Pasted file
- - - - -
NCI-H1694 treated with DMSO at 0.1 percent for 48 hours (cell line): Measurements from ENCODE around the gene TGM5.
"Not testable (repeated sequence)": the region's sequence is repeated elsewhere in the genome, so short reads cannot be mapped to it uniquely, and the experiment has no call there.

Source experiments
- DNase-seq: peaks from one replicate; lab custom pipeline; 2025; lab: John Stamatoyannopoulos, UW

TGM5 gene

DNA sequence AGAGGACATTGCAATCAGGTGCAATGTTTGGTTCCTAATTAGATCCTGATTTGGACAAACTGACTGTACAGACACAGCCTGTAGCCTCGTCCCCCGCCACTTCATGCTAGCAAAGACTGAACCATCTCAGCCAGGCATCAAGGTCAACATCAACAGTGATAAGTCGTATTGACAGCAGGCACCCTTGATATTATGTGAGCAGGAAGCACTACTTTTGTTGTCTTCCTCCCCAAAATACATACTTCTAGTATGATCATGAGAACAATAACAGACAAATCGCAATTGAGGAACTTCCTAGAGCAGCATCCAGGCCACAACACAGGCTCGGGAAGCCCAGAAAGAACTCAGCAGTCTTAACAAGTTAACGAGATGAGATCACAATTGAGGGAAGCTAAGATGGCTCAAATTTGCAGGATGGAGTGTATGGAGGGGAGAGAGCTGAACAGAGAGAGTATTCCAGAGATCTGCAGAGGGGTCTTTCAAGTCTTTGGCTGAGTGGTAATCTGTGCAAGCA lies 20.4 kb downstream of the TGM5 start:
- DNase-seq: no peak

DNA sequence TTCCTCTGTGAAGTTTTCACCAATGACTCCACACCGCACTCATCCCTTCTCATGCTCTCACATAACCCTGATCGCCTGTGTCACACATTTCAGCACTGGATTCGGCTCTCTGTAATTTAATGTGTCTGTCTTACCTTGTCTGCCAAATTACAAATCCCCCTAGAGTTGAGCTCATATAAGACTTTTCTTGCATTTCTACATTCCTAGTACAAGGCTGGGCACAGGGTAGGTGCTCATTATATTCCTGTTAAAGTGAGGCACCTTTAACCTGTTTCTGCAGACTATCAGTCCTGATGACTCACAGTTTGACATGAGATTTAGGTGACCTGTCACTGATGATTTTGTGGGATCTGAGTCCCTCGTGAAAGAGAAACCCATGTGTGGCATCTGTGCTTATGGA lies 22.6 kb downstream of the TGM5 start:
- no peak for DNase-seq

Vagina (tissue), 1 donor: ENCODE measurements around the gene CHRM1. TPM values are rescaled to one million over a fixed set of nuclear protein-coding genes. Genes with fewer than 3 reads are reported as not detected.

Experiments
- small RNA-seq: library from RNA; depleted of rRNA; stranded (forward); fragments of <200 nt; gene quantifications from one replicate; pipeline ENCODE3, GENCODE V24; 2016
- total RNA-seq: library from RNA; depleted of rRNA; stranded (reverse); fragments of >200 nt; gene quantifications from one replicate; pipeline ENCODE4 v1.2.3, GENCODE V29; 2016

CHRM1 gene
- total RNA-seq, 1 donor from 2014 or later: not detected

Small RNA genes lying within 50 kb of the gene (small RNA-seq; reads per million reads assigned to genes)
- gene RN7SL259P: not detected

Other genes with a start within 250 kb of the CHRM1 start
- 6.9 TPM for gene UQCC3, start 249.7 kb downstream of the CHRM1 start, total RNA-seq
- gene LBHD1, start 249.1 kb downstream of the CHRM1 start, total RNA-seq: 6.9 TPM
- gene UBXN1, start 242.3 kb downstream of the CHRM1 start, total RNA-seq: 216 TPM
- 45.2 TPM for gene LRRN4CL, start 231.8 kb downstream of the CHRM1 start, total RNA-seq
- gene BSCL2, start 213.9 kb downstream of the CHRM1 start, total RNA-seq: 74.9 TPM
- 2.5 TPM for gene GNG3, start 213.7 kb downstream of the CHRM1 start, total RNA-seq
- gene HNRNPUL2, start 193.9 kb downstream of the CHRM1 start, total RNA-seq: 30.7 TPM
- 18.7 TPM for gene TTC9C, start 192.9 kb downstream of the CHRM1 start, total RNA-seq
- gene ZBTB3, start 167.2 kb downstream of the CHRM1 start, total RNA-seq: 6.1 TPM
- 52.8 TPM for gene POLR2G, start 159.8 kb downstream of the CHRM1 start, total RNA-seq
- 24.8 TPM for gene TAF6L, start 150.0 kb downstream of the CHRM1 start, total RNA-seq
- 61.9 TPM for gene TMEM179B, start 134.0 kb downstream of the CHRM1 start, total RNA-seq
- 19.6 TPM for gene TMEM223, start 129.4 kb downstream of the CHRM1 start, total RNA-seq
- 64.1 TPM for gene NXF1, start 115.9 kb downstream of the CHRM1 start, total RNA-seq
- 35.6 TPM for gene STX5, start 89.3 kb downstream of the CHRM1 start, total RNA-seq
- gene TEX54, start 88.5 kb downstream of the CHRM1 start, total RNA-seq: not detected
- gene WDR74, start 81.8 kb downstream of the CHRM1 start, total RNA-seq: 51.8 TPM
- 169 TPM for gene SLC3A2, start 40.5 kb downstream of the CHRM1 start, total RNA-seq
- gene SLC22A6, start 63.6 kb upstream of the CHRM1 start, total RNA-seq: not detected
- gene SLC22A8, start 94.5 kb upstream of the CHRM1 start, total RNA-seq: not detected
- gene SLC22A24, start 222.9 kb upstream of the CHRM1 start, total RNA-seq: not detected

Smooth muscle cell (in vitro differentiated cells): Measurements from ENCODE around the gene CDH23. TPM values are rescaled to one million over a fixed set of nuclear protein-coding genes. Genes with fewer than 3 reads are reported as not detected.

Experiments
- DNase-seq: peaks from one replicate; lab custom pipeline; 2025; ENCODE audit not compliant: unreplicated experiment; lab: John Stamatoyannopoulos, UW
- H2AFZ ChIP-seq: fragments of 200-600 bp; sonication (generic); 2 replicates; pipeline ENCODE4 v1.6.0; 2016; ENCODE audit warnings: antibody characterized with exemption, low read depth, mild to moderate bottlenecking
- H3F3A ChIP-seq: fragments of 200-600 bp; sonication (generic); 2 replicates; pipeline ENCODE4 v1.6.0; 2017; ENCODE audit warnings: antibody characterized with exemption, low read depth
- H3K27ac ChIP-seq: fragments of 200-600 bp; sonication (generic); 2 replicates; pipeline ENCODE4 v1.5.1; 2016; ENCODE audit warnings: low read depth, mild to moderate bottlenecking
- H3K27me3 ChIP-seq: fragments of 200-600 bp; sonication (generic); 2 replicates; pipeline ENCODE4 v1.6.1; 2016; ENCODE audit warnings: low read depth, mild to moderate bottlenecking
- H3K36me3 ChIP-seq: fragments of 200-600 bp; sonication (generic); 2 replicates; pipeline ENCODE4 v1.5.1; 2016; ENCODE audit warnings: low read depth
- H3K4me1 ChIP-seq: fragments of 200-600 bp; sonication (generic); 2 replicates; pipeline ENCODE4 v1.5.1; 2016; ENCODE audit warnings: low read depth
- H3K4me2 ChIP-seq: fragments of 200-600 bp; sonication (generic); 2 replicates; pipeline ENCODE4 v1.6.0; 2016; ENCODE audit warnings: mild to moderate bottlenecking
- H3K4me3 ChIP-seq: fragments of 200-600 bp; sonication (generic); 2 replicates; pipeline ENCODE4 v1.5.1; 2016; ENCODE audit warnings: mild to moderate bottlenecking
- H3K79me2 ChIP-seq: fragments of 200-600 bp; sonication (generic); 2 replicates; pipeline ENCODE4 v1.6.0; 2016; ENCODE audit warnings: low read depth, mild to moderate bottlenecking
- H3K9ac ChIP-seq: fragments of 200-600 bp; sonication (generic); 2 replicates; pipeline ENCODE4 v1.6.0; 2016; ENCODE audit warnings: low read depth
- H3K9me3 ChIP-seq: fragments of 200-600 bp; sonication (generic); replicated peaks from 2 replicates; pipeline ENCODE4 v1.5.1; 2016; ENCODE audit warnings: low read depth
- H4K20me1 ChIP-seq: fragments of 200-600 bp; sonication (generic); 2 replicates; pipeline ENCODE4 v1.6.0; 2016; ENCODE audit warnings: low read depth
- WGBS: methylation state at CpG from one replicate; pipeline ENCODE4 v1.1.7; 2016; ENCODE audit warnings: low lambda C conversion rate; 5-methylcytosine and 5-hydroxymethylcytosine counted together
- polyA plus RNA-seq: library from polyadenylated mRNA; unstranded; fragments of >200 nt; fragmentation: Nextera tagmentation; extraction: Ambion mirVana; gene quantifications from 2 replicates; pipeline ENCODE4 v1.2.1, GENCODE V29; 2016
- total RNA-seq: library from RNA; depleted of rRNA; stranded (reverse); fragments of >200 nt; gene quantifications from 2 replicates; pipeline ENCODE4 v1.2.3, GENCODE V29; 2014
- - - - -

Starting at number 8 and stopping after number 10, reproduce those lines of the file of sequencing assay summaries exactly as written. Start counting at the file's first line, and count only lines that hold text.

DNA sequence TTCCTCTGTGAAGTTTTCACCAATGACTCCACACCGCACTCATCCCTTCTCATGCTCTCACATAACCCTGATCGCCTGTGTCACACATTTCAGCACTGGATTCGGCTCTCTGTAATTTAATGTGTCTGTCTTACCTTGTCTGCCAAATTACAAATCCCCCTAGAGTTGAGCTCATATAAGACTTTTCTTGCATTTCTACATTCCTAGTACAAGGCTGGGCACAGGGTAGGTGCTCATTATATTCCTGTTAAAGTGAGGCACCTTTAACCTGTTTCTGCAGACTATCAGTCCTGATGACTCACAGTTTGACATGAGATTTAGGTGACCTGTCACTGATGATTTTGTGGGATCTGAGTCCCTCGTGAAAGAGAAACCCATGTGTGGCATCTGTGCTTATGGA lies 22.6 kb downstream of the TGM5 start:
- no peak for DNase-seq

Vagina (tissue), 1 donor: ENCODE measurements around the gene CHRM1. TPM values are rescaled to one million over a fixed set of nuclear protein-coding genes. Genes with fewer than 3 reads are reported as not detected.